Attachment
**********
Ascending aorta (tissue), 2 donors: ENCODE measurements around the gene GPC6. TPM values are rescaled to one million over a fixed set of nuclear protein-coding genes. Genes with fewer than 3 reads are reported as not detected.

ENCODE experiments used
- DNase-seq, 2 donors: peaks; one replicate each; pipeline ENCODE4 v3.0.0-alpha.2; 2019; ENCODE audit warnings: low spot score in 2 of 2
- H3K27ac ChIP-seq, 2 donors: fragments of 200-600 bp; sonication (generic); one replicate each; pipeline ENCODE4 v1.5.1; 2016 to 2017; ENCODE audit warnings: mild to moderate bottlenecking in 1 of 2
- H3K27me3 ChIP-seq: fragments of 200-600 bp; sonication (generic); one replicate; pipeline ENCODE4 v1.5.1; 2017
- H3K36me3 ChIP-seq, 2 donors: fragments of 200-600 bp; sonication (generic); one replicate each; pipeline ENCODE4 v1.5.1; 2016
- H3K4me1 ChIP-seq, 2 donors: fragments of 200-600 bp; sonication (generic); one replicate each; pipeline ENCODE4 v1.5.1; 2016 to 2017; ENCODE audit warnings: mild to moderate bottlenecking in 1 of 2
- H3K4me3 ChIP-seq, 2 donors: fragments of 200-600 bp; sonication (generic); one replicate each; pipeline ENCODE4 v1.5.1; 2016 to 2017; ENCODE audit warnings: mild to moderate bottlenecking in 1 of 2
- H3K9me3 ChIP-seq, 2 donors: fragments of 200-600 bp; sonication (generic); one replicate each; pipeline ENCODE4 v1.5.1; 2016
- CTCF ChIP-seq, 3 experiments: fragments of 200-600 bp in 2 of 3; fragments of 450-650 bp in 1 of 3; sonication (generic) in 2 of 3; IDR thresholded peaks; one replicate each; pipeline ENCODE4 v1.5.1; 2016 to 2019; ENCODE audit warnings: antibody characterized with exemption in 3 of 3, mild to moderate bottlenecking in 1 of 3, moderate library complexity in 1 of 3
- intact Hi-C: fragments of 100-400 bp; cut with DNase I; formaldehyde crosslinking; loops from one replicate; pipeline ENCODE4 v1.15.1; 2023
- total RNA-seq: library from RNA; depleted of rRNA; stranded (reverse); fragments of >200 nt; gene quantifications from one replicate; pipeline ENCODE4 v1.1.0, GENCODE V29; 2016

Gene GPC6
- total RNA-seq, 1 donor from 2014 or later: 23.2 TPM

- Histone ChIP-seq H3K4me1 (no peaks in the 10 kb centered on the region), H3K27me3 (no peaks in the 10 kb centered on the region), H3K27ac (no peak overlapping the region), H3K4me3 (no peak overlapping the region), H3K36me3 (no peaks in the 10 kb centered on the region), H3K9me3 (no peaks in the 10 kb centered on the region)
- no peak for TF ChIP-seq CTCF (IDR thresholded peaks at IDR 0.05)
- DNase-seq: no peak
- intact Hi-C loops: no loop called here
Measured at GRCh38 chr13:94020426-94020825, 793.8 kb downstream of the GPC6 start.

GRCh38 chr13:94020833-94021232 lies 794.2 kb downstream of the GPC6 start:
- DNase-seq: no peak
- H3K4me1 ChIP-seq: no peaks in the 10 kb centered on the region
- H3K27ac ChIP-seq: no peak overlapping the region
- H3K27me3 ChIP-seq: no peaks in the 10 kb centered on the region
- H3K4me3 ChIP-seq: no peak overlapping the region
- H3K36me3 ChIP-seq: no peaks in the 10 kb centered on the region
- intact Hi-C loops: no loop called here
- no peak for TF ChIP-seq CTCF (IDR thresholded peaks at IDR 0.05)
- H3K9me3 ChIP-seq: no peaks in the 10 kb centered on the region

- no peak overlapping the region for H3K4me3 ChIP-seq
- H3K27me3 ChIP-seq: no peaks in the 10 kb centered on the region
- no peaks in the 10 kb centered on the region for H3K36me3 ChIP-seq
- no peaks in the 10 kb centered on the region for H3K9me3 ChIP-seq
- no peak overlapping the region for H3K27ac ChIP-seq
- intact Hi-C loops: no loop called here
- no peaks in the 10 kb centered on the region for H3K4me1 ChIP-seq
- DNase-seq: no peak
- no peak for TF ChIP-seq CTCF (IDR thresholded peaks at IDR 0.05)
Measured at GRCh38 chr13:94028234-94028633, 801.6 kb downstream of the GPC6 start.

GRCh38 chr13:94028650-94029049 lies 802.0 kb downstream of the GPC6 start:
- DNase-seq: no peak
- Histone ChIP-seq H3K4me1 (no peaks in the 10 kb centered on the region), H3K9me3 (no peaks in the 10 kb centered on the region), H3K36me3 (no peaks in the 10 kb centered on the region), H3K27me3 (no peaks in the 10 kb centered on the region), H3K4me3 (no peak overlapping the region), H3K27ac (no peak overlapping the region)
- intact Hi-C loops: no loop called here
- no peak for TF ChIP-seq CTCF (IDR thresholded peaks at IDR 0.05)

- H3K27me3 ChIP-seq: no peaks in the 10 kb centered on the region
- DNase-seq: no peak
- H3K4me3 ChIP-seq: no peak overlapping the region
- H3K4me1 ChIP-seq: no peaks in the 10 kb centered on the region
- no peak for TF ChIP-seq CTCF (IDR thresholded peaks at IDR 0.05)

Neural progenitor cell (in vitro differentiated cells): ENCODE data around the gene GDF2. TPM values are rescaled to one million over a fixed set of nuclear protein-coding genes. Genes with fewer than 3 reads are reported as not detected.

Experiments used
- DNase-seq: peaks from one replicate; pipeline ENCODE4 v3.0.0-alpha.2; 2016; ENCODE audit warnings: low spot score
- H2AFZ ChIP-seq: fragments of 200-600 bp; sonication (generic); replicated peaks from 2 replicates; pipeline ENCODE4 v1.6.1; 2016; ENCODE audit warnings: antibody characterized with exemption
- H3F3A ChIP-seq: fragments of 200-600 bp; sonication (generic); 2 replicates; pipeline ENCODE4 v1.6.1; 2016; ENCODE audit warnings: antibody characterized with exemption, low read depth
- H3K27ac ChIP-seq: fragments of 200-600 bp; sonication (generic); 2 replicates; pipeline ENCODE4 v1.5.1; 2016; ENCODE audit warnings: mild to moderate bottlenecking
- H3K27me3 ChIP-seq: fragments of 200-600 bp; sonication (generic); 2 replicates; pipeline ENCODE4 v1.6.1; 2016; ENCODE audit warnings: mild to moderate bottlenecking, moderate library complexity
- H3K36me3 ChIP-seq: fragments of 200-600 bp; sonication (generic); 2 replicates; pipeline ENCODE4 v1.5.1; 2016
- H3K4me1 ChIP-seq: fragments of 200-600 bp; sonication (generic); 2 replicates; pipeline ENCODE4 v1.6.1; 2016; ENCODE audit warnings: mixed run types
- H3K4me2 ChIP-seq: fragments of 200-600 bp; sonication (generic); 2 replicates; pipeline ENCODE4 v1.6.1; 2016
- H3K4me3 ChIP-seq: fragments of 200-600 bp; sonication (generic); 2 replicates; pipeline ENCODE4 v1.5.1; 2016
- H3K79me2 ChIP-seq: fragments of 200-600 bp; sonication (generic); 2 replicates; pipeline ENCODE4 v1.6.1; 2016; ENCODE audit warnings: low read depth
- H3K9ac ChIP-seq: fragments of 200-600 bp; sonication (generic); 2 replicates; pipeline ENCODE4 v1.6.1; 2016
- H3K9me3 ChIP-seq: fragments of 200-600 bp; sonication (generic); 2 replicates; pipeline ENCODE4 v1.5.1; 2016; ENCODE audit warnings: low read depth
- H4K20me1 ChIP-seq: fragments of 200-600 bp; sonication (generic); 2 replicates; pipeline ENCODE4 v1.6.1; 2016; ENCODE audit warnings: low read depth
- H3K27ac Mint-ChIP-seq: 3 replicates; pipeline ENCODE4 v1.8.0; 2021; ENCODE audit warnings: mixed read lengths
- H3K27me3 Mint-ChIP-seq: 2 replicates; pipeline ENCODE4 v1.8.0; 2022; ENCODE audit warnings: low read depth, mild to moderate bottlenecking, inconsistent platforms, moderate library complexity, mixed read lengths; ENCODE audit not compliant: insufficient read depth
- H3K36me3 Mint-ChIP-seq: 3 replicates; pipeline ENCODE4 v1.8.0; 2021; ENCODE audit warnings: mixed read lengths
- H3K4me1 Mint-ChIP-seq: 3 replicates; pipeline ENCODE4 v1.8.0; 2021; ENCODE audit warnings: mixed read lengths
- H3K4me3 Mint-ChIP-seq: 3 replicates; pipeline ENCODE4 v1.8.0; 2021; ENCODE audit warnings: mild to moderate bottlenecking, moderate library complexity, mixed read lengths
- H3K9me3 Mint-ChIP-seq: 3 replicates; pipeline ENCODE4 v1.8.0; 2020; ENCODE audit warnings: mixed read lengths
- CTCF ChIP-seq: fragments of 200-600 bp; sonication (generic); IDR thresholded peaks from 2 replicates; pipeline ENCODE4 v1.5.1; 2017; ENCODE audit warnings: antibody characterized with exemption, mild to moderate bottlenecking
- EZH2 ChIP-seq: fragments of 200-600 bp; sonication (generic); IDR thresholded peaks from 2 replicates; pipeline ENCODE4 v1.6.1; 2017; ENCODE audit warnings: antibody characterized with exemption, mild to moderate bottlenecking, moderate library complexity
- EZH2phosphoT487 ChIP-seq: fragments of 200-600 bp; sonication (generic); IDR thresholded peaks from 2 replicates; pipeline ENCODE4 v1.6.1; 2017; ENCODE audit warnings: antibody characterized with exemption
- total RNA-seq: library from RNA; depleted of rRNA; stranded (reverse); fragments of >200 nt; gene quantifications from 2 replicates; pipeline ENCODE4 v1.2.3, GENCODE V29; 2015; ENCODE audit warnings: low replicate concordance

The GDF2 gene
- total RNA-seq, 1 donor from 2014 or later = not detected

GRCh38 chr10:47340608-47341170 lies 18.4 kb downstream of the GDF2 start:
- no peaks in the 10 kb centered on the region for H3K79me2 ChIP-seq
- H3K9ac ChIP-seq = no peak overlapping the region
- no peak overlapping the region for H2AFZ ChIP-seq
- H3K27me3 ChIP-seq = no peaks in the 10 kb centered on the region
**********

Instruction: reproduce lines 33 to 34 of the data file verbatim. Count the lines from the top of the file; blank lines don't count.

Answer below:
- no peaks in the 10 kb centered on the region for H3K9me3 ChIP-seq
- no peak overlapping the region for H3K27ac ChIP-seq